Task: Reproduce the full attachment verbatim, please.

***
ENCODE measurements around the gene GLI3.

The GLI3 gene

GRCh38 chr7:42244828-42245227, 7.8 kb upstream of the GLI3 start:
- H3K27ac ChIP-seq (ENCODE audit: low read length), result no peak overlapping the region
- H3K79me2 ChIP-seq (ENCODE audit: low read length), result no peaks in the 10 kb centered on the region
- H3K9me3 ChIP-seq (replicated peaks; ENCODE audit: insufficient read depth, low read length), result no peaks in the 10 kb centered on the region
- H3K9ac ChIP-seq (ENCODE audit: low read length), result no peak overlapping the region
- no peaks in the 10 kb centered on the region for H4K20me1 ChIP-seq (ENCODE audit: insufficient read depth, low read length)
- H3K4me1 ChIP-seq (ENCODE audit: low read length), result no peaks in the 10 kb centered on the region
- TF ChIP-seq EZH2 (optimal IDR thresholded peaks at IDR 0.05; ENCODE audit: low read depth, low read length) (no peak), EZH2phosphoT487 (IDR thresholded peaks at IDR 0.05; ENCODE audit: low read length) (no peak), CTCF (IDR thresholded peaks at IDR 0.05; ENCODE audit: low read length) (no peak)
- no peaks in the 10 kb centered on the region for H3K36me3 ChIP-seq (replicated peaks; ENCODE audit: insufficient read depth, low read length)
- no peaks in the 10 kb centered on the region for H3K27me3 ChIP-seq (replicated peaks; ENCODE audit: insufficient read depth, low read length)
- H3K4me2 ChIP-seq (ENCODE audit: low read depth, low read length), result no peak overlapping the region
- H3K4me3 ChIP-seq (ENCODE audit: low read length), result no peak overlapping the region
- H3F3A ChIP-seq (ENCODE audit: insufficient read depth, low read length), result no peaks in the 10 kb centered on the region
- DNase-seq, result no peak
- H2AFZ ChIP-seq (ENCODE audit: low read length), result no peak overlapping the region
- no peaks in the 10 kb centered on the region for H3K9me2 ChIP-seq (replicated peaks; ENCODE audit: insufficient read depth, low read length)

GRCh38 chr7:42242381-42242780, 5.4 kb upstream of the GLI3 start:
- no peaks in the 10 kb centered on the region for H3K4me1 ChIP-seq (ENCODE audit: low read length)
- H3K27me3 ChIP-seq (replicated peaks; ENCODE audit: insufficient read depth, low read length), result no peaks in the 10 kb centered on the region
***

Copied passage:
ENCODE measurements around the gene GLI3.

The GLI3 gene

GRCh38 chr7:42244828-42245227, 7.8 kb upstream of the GLI3 start:
- H3K27ac ChIP-seq (ENCODE audit: low read length), result no peak overlapping the region
- H3K79me2 ChIP-seq (ENCODE audit: low read length), result no peaks in the 10 kb centered on the region
- H3K9me3 ChIP-seq (replicated peaks; ENCODE audit: insufficient read depth, low read length), result no peaks in the 10 kb centered on the region
- H3K9ac ChIP-seq (ENCODE audit: low read length), result no peak overlapping the region
- no peaks in the 10 kb centered on the region for H4K20me1 ChIP-seq (ENCODE audit: insufficient read depth, low read length)
- H3K4me1 ChIP-seq (ENCODE audit: low read length), result no peaks in the 10 kb centered on the region
- TF ChIP-seq EZH2 (optimal IDR thresholded peaks at IDR 0.05; ENCODE audit: low read depth, low read length) (no peak), EZH2phosphoT487 (IDR thresholded peaks at IDR 0.05; ENCODE audit: low read length) (no peak), CTCF (IDR thresholded peaks at IDR 0.05; ENCODE audit: low read length) (no peak)
- no peaks in the 10 kb centered on the region for H3K36me3 ChIP-seq (replicated peaks; ENCODE audit: insufficient read depth, low read length)
- no peaks in the 10 kb centered on the region for H3K27me3 ChIP-seq (replicated peaks; ENCODE audit: insufficient read depth, low read length)
- H3K4me2 ChIP-seq (ENCODE audit: low read depth, low read length), result no peak overlapping the region
- H3K4me3 ChIP-seq (ENCODE audit: low read length), result no peak overlapping the region
- H3F3A ChIP-seq (ENCODE audit: insufficient read depth, low read length), result no peaks in the 10 kb centered on the region
- DNase-seq, result no peak
- H2AFZ ChIP-seq (ENCODE audit: low read length), result no peak overlapping the region
- no peaks in the 10 kb centered on the region for H3K9me2 ChIP-seq (replicated peaks; ENCODE audit: insufficient read depth, low read length)

GRCh38 chr7:42242381-42242780, 5.4 kb upstream of the GLI3 start:
- no peaks in the 10 kb centered on the region for H3K4me1 ChIP-seq (ENCODE audit: low read length)
- H3K27me3 ChIP-seq (replicated peaks; ENCODE audit: insufficient read depth, low read length), result no peaks in the 10 kb centered on the region